“It didn’t take long for us to find out they were a great sports fish,” says SSA member John Ford.

But most local anglers didn’t know that. They were used to flat-line fishing for trout and hadn’t been exposed to the down riggers used to catch salmon. The sportsmen organized a Sport Fishing Symposium, bringing in guest speakers to teach people about the new fishing opportunities that the salmon presented. Excitement grew and the first Salmon Spectacular was held in 1987, with about 2,000 people taking part.

The sportsmen laugh, remembering fish fries using 45-gallon steel drums and vacuum cleaners to bake the potatoes. (Now, they are outsourced). Four hundred pounds of fish were cooked that year, compared with over 3,000 pounds today, donated by anglers.

The biggest derby catch was by Terry Kuhl in 1992, with a salmon weighing just over 36 pounds. But the sportsmen’s association wanted the derby to be more than hard core fishing. “We had a busy weigh station but an empty tent during the daytime,” says Geberdt. That’s when the daily entertainment and activities grew. Some aspects are now untouchable, such as kids’ day, seniors’ day, ladies afternoon and Sunday’s “Breakfast with Elvis.” About 50,000 people visit the fish tent each year, say organizers. “We’re pretty maxed out.” This year, a small admission fee will be charged for the evening concerts and they will end earlier, to keep security costs down. The derby fishing boundaries are being expanded to include Meaford and Thornbury.

Jody Ward, local high school teacher, got hooked on the derby last year when her husband Darryl invited her to join him for the first time. He had fished the derby for years with his father, and was looking for a new fishing companion. ”I had no knowledge of fishing, and thought it would be boring, but it was really cool and I loved it,” Ward says. It helped that she netted an 11-pound salmon that made the leader board, where the top catches are posted.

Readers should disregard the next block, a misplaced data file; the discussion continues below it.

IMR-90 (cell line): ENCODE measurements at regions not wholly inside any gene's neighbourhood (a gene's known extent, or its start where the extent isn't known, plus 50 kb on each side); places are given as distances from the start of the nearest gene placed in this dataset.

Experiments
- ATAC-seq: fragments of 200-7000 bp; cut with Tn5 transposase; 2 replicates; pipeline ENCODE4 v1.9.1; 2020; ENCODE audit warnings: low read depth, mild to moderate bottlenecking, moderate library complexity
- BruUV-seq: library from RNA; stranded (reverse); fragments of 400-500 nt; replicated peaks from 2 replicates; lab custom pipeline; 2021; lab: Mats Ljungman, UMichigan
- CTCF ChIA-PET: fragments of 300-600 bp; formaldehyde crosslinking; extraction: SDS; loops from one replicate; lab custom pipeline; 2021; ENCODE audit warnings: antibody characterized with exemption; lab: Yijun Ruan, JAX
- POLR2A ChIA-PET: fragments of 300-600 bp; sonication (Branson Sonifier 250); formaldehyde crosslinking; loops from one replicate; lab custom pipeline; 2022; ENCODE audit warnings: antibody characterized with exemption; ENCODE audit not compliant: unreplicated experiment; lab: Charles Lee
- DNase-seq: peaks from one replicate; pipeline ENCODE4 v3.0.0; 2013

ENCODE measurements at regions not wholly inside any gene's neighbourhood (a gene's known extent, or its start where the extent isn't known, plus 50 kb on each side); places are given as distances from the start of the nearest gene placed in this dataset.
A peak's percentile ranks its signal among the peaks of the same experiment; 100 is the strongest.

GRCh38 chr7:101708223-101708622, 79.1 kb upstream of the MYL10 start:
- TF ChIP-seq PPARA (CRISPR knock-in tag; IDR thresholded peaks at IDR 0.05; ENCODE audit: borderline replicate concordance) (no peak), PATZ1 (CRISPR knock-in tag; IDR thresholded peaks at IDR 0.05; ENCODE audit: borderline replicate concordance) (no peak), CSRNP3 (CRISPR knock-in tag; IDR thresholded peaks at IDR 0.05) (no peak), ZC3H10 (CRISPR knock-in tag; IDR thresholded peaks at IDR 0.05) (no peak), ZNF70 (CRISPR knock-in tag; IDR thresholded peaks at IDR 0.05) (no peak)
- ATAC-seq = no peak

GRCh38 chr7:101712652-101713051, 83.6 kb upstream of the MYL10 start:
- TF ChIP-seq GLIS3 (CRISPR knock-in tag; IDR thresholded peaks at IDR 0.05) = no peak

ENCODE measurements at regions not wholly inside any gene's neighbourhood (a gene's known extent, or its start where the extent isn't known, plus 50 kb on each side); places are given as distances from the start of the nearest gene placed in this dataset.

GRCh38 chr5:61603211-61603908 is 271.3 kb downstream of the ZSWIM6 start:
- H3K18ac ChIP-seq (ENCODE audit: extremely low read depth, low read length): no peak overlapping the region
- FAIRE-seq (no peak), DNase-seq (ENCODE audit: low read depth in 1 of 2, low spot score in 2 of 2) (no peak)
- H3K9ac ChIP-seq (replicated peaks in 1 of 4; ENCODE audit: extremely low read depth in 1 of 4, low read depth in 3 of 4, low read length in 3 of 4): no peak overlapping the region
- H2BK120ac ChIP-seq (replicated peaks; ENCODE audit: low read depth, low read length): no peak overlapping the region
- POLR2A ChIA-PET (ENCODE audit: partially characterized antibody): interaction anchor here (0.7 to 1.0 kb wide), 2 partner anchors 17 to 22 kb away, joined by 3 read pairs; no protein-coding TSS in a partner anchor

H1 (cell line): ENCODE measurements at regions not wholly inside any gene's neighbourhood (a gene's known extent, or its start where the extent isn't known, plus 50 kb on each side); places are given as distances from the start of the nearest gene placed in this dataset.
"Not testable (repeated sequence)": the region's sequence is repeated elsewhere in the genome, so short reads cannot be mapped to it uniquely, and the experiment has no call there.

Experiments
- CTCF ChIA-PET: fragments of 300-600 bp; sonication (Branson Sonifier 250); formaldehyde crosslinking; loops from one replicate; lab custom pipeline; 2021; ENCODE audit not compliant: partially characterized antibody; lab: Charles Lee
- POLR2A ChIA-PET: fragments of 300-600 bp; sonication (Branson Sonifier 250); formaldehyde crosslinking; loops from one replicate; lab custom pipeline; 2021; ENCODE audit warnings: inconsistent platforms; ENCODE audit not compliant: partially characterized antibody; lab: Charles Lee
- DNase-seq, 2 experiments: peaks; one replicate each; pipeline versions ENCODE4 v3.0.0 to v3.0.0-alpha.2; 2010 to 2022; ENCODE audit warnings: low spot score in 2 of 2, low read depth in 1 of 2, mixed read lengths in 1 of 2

She got to experience both the thrill of catching a huge fish and the serenity of the open water, with exquisite sunrises and sunsets. “I think it’s a really great thing to do with your significant other. It’s calming, and gives you time to slow down and talk together, with no distractions,” Ward says. The couple have two young children and a busy life.

Like most other families in the derby, when they aren’t fishing the Wards they’re enjoying the nightly entertainment, the Saturday fish fries, and kids’ day, where everything is free of charge. Ward and her band, ‘ReWired’, have played on the Salmon Spectacular stage as well, so she’s experienced the derby from many angles.

“Ultimately, it’s a big social network, and a great way to feel part of this community.”


Aug. 24 to Sep. 02 Tent open most days 12 noon to 11 pm.


Free admission to derby tent; Registration fee to fish


Bar . Gift/Souvenir shop . Launch ramp . Pro-shop . Public washroom . Restaurant/Café


Beach/Swimming . Boating . Fishing . Entertainment . Saturday Fish Fry . Kid’s Day


Fishing licenses sold . Parking available . Trailer parking available


Brown Trout . Chinook Salmon . Lake Trout Rainbow/Steelhead Trout |E|